Fall Your Way to Faster Sprint Times: The Falling Start

Who doesn't want to sprint faster? Whether you're a competitive athlete, a weekend warrior, or simply someone who wants to win the next random "tough guy" challenge at a BBQ, the ability to sprint quickly certainly can't be a negative addition to your toolbox.

It's tough to find a better means of true plyometric training than sprinting, and, on top of that, there are few human movements that simply feel more "freeing" than sprinting. There's no denying that it's just plain fun.

However, most of us find ourselves in a devilish conundrum here: Sprinting faster - and safely - isn't just about going out and sprinting. Why, you ask?

  1. Most people simply lack the strength to efficiently decelerate (and subsequently accelerate) during each stride. The remedy to this lies in ensuring your involvement in a sound strength training regimen. I discussed the "why" behind the importance of strength for increased speed in the Improving My Son's 60-Yard Dash Q & A I wrote last year (see the third point), so I'm not going to bore you here.
  2. The majority of us move like crap. As such, heading out to the track for 100yd repeats for our first "sprint" session is a recipe for pulled adductors, hamstrings, and hip flexors (admittedly, this happened to me in college so I'm allowed to make fun of those that currently do it). Given that most people sit the majority of the day, possess glaring flexibility deficits, and haven't sprinted in a while, going balls-to-the-wall right off the bat is about as intelligent as thinking you can win a cage match against Wolverine.**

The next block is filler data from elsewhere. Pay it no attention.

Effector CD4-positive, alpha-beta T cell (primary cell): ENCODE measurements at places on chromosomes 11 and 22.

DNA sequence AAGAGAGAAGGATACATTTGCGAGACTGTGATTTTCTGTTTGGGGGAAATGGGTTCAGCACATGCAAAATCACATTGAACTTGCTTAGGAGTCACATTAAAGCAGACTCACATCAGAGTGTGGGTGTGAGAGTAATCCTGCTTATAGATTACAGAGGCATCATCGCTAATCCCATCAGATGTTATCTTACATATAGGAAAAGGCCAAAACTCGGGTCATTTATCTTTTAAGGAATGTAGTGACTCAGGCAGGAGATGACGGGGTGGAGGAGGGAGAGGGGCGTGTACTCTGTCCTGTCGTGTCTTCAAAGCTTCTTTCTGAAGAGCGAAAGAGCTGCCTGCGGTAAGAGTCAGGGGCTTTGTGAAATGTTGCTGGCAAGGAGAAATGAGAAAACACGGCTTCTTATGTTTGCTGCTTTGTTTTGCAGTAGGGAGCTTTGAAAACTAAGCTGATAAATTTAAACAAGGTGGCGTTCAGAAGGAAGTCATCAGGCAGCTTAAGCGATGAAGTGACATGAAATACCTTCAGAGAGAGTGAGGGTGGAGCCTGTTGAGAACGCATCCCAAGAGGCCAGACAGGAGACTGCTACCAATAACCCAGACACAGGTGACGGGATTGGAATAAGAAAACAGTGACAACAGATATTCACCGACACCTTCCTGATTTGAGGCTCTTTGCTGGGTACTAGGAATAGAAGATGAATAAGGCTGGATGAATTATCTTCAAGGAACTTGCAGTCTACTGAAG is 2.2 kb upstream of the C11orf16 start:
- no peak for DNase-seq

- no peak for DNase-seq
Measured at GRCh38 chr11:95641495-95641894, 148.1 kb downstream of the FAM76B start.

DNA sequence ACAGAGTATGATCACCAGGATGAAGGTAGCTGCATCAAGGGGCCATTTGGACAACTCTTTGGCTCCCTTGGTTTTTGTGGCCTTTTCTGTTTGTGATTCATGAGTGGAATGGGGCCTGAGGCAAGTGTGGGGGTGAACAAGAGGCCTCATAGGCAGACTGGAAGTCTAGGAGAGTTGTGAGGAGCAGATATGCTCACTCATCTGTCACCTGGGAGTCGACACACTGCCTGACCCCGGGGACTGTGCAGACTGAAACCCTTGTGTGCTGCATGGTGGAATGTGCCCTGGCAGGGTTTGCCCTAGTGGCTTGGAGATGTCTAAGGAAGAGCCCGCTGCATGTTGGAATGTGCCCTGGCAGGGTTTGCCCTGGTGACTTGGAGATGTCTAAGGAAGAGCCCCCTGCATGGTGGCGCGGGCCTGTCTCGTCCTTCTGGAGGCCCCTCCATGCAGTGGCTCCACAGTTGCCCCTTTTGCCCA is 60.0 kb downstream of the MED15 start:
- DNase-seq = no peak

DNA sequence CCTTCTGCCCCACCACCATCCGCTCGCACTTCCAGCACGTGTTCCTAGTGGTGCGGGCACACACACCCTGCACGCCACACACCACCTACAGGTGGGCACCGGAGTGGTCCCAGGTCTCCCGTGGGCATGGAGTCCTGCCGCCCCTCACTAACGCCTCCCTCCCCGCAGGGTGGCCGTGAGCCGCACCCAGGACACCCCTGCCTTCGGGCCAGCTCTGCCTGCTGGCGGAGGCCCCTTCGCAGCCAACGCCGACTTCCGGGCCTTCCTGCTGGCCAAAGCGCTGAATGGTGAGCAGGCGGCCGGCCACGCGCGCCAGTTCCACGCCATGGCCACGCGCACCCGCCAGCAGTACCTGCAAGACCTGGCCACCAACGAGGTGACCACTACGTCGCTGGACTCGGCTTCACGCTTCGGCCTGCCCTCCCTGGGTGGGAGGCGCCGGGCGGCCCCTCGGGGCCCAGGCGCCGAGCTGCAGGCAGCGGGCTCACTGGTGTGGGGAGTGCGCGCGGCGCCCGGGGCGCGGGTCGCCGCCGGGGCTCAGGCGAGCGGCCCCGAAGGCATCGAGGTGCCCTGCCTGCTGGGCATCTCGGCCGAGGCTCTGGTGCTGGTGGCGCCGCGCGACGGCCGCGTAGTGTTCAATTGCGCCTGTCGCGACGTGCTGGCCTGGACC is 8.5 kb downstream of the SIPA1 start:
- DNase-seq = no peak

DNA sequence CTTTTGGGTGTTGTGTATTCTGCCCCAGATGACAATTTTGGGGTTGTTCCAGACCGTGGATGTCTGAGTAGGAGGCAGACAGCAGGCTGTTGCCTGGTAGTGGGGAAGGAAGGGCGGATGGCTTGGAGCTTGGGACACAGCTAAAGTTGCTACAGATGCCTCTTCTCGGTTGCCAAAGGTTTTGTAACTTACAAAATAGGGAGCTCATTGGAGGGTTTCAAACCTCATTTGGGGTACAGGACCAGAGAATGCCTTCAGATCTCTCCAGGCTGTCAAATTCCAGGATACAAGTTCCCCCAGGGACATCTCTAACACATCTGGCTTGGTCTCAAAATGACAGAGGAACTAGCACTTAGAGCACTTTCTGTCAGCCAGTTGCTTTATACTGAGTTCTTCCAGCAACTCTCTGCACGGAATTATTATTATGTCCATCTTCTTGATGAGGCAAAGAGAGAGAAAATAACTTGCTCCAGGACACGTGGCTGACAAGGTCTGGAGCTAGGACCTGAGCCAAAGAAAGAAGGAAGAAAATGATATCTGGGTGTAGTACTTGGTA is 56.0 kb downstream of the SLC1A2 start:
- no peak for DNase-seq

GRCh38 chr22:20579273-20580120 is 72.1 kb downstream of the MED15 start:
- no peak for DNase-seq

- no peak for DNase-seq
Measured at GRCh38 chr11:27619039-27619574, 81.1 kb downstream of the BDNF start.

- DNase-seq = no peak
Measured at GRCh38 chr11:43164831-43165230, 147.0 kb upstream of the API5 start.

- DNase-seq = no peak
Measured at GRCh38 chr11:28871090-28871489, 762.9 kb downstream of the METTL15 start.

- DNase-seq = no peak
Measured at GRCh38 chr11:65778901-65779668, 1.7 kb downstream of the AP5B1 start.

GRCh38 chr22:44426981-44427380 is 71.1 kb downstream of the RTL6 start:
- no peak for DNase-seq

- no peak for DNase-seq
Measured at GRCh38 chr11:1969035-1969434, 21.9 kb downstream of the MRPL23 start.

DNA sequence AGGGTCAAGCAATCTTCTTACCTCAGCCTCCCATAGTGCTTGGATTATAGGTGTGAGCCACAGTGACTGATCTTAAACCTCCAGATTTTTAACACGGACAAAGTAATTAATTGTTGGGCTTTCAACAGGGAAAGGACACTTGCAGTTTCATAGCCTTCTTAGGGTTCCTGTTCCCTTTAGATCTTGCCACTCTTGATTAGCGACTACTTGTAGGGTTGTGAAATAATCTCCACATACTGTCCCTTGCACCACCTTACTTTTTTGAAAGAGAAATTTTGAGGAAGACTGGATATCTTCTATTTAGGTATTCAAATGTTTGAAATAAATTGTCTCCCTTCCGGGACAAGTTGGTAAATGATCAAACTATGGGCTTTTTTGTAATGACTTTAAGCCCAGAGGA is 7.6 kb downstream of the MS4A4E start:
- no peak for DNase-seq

This being said, I prefer to ease people into sprinting, utilizing short bouts of 80% intensity to begin with. These will typically be completed at 20-yards OR LESS. This way, the person won't be able to reach full acceleration and reduce the risk of incurring an "ouchie." Not to mention, nearly everyone's sprint times can be lower by working on the first ten yards alone, due to the fact that the start of the sprint is where you lose most of your time.

Here's a drill I like to use to ease into sprinting, on top of helping teach someone how to produce large amounts of force into the ground:

Falling Start

Some of the key points:

  • Fall. Seriously, fall forward as far as possible. You want to lean so far that you would literally fall on your face if your feet don't catch up to you. This is critical to creating the momentum we're looking for in acceleration, as well as nearly (but not completely) approximating the body angle required for acceleration one would experience out of the blocks. This is where Matthew (the one demonstrating) is better at this drill than the majority of people I've seen do it, as most tend to think they've leaned further forward than they actually have.
  • As you lean forward onto the balls of your feet, be sure to keep the hips forward (i.e. body should be stiff as board, like you're a falling plank...no bending at the waist).
  • As you drive out of the fall, maintain that forward lean and be vigorous with your arm action. Drive those elbows "front to back" and keep the palms open/relaxed (again, Matthew does a pretty good job with this).
  • Try your best to keep the chin tucked throughout the acceleration, too. The only main critique I have for Matthew's demo is that he looked up - hyperextending his neck - as he drove out of the start.
  • Keep your sprint distance to 10-20 yards, especially in the early stages of training. In the video, Matthew only accelerates through the eight yard mark before slowing down.

There you have it. While there are countless drills you can use to "improve that first step," I really like this one for people just starting out with their sprint work, as well as mixing in the programs of those toward the "advanced" side of the spectrum, too.

**unless your name is Magneto.